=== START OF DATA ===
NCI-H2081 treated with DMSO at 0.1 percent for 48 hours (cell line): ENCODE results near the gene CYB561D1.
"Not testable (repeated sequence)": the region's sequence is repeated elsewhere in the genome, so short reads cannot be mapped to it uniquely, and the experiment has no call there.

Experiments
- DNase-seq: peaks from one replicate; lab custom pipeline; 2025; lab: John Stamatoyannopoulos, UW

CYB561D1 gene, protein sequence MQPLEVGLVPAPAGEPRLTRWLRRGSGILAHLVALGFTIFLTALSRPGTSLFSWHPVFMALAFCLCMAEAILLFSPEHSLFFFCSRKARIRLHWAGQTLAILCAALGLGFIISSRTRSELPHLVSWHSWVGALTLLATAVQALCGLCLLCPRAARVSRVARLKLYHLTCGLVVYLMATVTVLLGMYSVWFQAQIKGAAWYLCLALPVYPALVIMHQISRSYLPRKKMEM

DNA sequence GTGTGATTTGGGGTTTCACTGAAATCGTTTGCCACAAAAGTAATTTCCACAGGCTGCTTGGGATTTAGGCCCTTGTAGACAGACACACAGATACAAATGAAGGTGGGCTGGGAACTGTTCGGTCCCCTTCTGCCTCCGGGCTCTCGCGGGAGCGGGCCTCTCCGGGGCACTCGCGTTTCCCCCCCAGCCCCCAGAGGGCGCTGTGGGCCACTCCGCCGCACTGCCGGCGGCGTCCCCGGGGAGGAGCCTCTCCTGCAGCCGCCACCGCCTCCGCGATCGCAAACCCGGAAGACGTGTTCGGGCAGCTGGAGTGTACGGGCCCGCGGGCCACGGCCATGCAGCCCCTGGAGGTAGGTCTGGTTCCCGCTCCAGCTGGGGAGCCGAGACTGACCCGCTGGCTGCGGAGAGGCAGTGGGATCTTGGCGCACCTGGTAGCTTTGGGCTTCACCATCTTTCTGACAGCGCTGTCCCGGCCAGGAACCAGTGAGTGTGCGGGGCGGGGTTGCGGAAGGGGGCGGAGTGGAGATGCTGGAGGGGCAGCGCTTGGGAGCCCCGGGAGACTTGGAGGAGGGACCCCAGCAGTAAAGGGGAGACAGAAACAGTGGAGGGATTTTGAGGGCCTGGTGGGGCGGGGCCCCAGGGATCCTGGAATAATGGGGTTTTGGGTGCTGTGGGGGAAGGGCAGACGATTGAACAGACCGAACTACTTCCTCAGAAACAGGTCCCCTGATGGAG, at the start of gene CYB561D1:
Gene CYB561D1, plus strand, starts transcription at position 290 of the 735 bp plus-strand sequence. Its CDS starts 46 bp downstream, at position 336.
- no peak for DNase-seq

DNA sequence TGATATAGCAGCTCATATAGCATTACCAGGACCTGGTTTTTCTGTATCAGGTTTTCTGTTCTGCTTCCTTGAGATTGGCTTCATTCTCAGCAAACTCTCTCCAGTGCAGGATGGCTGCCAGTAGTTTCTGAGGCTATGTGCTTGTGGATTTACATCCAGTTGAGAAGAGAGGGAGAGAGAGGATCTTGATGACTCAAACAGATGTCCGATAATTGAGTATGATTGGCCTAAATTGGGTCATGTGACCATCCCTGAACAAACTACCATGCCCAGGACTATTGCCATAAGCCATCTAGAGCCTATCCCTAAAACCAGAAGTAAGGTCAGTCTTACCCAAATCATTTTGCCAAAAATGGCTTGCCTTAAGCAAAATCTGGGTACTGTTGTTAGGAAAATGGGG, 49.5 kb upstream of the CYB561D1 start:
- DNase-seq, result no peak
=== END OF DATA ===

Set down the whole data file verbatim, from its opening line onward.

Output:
NCI-H2081 treated with DMSO at 0.1 percent for 48 hours (cell line): ENCODE results near the gene CYB561D1.
"Not testable (repeated sequence)": the region's sequence is repeated elsewhere in the genome, so short reads cannot be mapped to it uniquely, and the experiment has no call there.

Experiments
- DNase-seq: peaks from one replicate; lab custom pipeline; 2025; lab: John Stamatoyannopoulos, UW

CYB561D1 gene, protein sequence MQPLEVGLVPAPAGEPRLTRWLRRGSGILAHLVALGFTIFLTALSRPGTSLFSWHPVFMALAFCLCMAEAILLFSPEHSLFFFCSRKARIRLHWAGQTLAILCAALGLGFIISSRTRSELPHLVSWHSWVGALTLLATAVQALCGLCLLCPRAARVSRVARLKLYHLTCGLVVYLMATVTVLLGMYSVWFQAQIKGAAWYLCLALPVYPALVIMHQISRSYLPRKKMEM

DNA sequence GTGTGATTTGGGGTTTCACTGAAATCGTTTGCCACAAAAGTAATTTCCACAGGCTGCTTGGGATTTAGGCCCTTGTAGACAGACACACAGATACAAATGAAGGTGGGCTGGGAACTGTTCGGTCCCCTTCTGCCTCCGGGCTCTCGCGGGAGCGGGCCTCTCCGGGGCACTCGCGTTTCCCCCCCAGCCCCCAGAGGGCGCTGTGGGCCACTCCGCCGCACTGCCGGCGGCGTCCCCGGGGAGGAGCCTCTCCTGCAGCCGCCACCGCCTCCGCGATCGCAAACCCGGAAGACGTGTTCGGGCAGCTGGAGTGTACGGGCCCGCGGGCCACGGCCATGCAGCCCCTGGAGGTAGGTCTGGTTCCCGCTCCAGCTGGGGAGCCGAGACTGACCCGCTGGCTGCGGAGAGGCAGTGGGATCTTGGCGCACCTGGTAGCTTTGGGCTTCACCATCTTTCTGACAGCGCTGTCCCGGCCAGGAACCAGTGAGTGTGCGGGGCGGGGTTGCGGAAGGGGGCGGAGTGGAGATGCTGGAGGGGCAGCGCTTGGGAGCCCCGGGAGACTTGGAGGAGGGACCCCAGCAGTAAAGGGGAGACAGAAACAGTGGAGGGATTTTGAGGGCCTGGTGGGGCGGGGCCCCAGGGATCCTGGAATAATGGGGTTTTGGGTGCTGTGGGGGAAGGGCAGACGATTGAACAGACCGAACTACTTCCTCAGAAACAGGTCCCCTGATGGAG, at the start of gene CYB561D1:
Gene CYB561D1, plus strand, starts transcription at position 290 of the 735 bp plus-strand sequence. Its CDS starts 46 bp downstream, at position 336.
- no peak for DNase-seq

DNA sequence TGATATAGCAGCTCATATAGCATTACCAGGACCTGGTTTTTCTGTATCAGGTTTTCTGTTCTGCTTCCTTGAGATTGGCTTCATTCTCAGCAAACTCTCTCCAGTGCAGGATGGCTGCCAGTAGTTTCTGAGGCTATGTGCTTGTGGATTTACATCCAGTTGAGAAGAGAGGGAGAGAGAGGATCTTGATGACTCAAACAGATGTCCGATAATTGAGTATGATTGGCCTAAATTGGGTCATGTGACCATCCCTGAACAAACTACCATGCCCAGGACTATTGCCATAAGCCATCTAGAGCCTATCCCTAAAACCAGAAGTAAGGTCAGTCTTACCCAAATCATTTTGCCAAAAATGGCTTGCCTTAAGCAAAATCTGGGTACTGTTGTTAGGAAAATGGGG, 49.5 kb upstream of the CYB561D1 start:
- DNase-seq, result no peak